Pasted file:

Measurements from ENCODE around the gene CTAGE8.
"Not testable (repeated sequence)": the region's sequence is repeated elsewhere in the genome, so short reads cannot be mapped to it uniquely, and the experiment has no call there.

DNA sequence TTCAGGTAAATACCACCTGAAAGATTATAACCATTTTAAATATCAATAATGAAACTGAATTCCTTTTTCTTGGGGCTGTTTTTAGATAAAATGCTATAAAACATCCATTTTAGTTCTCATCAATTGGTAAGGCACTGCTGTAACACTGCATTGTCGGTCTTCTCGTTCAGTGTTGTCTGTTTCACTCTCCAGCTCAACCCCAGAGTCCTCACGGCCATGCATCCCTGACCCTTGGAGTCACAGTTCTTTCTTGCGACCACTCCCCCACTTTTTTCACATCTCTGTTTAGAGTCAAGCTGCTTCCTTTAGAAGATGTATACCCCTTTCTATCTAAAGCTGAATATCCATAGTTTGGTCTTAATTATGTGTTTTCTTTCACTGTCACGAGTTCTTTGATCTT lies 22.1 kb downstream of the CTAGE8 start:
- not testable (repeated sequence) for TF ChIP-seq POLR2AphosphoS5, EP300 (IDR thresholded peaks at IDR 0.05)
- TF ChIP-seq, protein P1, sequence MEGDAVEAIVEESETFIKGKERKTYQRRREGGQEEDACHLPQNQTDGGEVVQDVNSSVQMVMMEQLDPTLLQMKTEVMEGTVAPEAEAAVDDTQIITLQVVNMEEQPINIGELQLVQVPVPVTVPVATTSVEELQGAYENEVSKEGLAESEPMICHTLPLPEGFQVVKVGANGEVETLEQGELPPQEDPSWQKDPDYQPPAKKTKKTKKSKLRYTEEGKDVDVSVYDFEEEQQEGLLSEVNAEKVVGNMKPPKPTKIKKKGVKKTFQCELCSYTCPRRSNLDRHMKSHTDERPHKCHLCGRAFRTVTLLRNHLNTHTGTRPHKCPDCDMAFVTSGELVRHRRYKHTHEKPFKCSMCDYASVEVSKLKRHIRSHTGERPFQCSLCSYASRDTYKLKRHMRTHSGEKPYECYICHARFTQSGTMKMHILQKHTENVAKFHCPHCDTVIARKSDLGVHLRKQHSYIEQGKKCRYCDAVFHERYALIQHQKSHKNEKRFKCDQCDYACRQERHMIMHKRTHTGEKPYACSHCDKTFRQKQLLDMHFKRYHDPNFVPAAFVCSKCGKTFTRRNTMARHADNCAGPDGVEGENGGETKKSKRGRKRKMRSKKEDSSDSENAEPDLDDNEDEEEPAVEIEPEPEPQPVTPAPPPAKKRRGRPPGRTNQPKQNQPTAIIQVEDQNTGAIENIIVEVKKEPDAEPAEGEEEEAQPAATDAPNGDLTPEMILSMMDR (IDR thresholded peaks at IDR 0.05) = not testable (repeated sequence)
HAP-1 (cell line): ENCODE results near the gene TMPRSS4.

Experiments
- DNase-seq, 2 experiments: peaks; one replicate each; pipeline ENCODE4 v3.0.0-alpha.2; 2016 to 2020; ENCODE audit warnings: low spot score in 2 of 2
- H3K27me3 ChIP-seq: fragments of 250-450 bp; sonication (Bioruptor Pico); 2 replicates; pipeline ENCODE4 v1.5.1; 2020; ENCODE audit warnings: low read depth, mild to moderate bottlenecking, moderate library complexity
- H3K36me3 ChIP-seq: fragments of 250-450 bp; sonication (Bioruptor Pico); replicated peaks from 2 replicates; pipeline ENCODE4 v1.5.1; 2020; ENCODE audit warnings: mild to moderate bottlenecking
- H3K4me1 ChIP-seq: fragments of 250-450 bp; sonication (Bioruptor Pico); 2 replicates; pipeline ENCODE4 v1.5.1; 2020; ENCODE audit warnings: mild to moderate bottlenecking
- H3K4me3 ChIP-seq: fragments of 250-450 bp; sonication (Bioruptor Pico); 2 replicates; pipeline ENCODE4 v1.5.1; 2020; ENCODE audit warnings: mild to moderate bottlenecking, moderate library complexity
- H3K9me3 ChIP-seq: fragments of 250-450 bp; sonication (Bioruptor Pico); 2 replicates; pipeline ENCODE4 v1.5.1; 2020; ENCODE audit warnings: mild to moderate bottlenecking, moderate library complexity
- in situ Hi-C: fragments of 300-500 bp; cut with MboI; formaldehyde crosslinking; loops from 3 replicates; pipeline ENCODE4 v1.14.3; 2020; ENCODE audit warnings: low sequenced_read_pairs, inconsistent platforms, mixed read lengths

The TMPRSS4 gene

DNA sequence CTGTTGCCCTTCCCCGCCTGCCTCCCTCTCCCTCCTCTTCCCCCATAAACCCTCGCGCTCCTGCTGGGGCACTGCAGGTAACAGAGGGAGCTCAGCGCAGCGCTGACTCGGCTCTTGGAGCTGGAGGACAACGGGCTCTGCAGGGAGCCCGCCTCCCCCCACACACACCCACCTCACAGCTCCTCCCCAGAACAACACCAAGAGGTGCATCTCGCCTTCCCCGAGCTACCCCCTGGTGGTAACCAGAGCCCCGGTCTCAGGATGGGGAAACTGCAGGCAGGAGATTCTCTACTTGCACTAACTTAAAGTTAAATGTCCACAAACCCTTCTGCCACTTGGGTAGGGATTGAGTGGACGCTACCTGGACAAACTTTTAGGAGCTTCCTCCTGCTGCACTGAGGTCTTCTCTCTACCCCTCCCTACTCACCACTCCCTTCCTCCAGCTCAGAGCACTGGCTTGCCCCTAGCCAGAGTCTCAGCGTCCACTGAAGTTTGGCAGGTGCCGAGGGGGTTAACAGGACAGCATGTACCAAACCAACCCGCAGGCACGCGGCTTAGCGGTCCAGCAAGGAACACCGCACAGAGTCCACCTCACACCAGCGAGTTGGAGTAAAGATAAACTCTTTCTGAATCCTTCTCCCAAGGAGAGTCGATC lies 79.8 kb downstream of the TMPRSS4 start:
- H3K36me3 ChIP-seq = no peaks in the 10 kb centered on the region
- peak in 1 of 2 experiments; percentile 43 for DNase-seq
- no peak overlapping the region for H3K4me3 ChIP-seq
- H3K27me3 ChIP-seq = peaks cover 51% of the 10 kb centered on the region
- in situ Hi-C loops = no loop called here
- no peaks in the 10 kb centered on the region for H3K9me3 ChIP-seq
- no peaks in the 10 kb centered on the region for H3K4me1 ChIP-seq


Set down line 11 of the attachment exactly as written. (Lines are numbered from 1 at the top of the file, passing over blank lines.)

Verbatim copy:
- H3K4me1 ChIP-seq: fragments of 250-450 bp; sonication (Bioruptor Pico); 2 replicates; pipeline ENCODE4 v1.5.1; 2020; ENCODE audit warnings: mild to moderate bottlenecking